Sharon Rosenberg-Scholl
Dec 08, 2012 rated it it was amazing
"Having an opinion about transsexuality is about as useful as having an opinion on blindness. You can think whatever you like about it, but in the end, your friend is still blind and surely deserves to see."

This was a captivating book, as evidenced by the fact that I had every intention of going to bed an hour ago, but found myself unable to do so until I reached the end. With poignancy and great humor, Boylan tells her story of growing up Transgender and finding her way to allowing herself to l
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Susanne
May 03, 2015 rated it really liked it
Shelves: non-fiction
Picked this 2003 book up off a library display and found it immensely engaging and eye-opening. A college English professor writes about his decision, in his 40's to transition to the female he has felt himself to be since childhood. Fascinating to read about how his wife and sons handled the change. Equally fascinating to realize that a person could go through something so traumatic and painful and emerge on 'the other side' with sense of humor intact. The author freely admits he had been a 'go ...more
Jackie
May 30, 2008 rated it it was amazing
Recommends it for: anyone who is willing to have their mind and heart opened up
Shelves: pleasure-reading
What a wonderful and startlingly honest book this is! The world is not an easy place for the transgendered, especially during transition: jobs are lost, relationships strained or broken, even strangers can be cruel. All because someone wants to be physically what they are emotionally, psychologically and spiritually. Finney takes you through every painful step of the process--and shows you some of eventual joys. This book is about love and self respect above all else, being true to yourself no m ...more
Nancy
Jul 01, 2007 rated it liked it
I had trouble with the stream of consciousness style.........but I got used to it.

I must have missed something. I looked at the reviews on Amazon (to see if I'm the nut, usually) and most reviewers said something to the effect of how this book gave them some grand understanding of transgender.

I found the treatment relatively superficial in that regard. I do like her sense of humor so I'm going to get one of her novels to read.
Jessica Culhane
Aug 18, 2015 rated it really liked it
This was a quick read. I enjoyed Boylan's wit (the letter to NASA was a nice touch) and insights into gender differences. I had trouble with the sections where she describes her wife's reactions - they seems kind of callous. Not saying that Boylan shouldn't have taken any of the steps that she did, but it seems like she had trouble acknowledging how it was affecting others. It's possible this just didn't come across correctly through her writing style.
Bryn
Mar 14, 2008 rated it it was ok
The funniest thing that happened in this book is when Rick Russo refers to Eugene Schrang as "Big Pussy."
Sophie Cayeux
Aug 16, 2017 rated it it was amazing
Shelves: personal-reads
I enjoy life stories and I have a great interest for transgender male-to-female biographies. I read this book in a straight session only stopping to eat and sleep. What appealed to me about Jim/Jenny’s experience is the optimism throughout the story: that he/she is convinced that all will be well with enough effort, good will and a lot of love and respect for one another – and this is exactly what happens: there is a happy ending and a fulfilled life. I acknowledge that transgender biographies o ...more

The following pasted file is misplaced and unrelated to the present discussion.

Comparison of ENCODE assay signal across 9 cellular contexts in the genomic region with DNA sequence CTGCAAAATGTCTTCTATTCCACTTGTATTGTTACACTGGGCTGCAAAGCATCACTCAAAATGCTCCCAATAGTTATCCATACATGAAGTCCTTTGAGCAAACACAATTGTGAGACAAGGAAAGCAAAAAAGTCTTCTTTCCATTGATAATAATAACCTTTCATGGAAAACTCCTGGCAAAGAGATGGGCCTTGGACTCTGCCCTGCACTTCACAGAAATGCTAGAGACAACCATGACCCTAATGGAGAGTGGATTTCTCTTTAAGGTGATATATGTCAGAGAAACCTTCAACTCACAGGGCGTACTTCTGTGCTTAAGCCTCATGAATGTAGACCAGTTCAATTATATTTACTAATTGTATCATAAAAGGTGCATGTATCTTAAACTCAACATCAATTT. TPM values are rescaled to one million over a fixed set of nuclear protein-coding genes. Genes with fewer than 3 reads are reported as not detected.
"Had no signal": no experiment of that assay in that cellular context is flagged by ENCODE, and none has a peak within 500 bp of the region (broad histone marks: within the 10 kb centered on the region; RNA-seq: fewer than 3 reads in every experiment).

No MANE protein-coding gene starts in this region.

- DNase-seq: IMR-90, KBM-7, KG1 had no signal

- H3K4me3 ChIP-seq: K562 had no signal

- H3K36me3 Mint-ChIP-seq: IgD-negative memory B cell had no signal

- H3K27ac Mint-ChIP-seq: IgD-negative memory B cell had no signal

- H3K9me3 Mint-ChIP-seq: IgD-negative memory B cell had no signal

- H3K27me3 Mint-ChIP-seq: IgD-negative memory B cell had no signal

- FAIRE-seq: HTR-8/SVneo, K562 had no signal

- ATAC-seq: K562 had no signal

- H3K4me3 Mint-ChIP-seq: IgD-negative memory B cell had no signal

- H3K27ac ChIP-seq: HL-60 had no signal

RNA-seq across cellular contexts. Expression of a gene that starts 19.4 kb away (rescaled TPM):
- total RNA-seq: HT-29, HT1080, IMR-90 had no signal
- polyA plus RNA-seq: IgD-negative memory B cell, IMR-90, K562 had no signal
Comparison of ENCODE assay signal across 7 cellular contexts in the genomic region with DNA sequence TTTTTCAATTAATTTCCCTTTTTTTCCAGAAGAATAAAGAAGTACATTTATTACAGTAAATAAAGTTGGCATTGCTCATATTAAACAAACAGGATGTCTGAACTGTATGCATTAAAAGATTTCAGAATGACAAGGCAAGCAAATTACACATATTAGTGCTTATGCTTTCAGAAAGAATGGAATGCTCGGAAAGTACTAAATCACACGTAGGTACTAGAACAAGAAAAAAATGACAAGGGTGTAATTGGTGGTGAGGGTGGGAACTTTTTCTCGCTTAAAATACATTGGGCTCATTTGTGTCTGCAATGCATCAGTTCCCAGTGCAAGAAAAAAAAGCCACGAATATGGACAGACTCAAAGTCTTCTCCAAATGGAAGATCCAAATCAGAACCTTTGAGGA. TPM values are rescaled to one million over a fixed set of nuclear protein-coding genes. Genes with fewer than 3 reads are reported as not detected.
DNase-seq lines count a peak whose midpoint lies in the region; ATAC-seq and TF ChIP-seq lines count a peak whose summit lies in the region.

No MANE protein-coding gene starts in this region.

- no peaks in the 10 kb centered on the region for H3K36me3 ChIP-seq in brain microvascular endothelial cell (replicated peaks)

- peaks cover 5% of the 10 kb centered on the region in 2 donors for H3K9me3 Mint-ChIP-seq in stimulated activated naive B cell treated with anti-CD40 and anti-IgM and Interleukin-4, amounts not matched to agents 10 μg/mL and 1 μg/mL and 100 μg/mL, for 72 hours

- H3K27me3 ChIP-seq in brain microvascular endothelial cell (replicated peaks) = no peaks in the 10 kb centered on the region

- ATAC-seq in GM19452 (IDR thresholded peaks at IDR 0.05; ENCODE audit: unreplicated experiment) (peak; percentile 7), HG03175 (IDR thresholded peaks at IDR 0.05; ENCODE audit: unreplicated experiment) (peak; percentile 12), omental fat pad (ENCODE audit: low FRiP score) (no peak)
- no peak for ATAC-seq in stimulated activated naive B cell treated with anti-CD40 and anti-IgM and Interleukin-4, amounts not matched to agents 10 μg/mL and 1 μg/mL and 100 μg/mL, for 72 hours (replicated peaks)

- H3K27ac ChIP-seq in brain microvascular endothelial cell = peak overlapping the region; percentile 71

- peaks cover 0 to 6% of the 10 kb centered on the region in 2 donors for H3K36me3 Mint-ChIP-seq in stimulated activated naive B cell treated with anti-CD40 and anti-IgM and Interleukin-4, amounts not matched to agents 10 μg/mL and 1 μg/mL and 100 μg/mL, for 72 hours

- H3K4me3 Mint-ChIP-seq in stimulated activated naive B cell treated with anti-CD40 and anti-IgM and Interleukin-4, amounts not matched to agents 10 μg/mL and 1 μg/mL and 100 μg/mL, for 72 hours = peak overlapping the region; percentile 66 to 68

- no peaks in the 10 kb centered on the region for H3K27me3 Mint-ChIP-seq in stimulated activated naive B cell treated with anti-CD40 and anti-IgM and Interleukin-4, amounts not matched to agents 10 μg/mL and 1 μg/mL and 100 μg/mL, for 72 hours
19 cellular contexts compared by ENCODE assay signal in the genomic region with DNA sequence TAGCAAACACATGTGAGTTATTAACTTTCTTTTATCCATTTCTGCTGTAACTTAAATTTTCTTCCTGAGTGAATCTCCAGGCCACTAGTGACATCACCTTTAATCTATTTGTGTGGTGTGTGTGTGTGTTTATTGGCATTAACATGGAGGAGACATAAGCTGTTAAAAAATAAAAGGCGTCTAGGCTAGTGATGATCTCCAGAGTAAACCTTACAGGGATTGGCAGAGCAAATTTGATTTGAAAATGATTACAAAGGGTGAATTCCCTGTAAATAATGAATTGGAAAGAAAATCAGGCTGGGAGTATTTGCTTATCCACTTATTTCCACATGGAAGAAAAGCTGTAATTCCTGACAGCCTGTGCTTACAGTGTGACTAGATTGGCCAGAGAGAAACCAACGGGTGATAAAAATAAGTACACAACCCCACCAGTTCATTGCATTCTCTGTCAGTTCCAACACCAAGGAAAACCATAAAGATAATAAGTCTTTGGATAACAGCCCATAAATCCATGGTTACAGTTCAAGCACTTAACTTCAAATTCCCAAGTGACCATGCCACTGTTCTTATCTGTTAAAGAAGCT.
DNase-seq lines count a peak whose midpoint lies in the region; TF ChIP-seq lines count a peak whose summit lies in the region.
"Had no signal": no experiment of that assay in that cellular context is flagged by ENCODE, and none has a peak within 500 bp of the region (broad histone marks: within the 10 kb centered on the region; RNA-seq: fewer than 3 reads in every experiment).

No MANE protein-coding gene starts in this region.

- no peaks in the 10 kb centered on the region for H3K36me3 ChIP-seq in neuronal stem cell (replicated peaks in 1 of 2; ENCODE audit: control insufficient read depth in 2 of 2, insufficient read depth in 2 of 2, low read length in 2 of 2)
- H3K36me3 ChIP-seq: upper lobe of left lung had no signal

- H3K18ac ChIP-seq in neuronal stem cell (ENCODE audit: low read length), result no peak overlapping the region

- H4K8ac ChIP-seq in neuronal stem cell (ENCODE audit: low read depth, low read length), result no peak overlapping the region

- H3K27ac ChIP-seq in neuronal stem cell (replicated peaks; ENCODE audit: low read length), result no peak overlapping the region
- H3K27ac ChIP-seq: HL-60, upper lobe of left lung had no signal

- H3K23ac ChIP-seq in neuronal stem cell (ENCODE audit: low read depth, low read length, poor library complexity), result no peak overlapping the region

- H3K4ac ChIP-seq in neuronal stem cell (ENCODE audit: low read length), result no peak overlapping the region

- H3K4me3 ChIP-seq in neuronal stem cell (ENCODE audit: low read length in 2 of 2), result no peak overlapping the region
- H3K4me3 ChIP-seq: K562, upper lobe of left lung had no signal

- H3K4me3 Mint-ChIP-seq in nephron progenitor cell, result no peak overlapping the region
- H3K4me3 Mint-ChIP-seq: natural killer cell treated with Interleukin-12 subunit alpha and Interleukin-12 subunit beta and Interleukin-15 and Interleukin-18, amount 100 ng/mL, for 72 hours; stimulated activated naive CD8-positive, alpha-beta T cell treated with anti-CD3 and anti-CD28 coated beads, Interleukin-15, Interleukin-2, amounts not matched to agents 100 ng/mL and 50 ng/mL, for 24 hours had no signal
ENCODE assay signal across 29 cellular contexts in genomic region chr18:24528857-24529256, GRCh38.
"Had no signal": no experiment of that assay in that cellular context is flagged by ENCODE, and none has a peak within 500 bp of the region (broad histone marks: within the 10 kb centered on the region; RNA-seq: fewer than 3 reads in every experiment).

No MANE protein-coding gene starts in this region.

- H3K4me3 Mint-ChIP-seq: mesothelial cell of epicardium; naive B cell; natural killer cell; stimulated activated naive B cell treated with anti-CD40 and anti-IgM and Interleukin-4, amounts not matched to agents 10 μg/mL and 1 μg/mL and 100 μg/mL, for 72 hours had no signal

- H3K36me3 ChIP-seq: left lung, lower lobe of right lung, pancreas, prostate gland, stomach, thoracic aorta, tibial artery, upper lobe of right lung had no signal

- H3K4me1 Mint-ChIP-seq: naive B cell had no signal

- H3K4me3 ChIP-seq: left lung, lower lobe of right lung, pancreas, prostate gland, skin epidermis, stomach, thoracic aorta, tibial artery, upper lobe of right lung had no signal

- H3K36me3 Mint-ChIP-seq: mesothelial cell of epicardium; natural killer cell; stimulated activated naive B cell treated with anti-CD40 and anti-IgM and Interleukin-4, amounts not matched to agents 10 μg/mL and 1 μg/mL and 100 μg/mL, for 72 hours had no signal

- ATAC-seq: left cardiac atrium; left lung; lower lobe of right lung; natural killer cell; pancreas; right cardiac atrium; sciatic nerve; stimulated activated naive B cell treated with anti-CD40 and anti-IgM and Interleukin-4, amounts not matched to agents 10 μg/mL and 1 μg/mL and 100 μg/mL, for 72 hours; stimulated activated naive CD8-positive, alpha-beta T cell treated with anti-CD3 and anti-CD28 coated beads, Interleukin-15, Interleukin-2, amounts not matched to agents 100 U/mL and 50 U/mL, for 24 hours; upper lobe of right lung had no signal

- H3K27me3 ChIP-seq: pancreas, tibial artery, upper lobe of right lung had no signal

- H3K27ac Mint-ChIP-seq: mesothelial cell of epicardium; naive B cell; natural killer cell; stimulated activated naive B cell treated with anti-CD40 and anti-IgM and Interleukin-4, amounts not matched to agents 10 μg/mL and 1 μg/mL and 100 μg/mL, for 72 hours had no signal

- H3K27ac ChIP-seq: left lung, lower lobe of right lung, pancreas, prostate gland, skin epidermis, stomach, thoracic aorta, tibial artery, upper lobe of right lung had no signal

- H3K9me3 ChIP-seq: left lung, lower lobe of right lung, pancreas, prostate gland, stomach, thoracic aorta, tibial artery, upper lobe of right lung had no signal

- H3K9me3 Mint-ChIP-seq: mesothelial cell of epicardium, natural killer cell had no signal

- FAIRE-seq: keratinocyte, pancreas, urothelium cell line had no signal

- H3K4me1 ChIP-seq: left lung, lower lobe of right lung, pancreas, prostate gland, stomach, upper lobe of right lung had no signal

Jan
Apr 28, 2017 rated it really liked it  ·  review of another edition
Shelves: family-drama, memoir
Back in the late 60's, early 70's, I worked for an attorney who represented the psychologist and surgeon who performed transsexual surgeries and it was my job to type the 18 page Medical Consent to Surgery. I had an opportunity to read many biographies of the patients and many were identical to Jenny Boylan in that they felt they were female (male) from a very early age. Jenny is frank, often humorous, courageous and honest and I enjoyed reading the details of her journey from James to Jenny.
Terri
Jul 21, 2017 rated it really liked it
This is a well written memoir by a writer, college professor and transgender woman who shares what it was like for her to grow up feeling that she was a female in a male body. She tells about going through reassignment surgery with her wife and close (male) friend at her side. I appreciate that her friend wrote an afterward sharing how it felt to be Jennifer's friend as she went through this process. I had the opportunity to meet Jennifer at the Printers Row Lit Fest--cool lady!
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Jennifer Finney Boylan is a widely praised author and professor.

Edward Albee summed up her oeuvre in 1988: -- "Boylan observes carefully, and with love. [Her] levitating wit is wisely tethered to a humane concern…. I often broke into laughter, and was now and again, struck with wonder."

Jenny's memoir, She's Not There, published by Broadway Books in 2003, was one of the first bestselling works by a
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More about Jennifer Finney Boylan...
“As it turns out, we're all still learning to be men, or women, all still learning to be ourselves. pg 197” 7 likes
“Although my understanding of exactly how much trouble I was in grew more specific over time, as a child I surely understood enough about my condition to know it was something I'd better keep private. By intuition I was certain that the thing I knew to be true was something others would find both impossible and hilarious. My conviction, by the way, had nothing to do with a desire to be feminine, but it had everything to do with being female. Which is an odd believe for a person born male. It certainly had nothing to do with whether I was attracted to girls or boys. This last point was the one that, years later, would most frequently elude people, including the overeducated smarty-pants who constituted much of my inner circle. But being gay or lesbian is about sexual orientation. Being transgedered is about identity.” 4 likes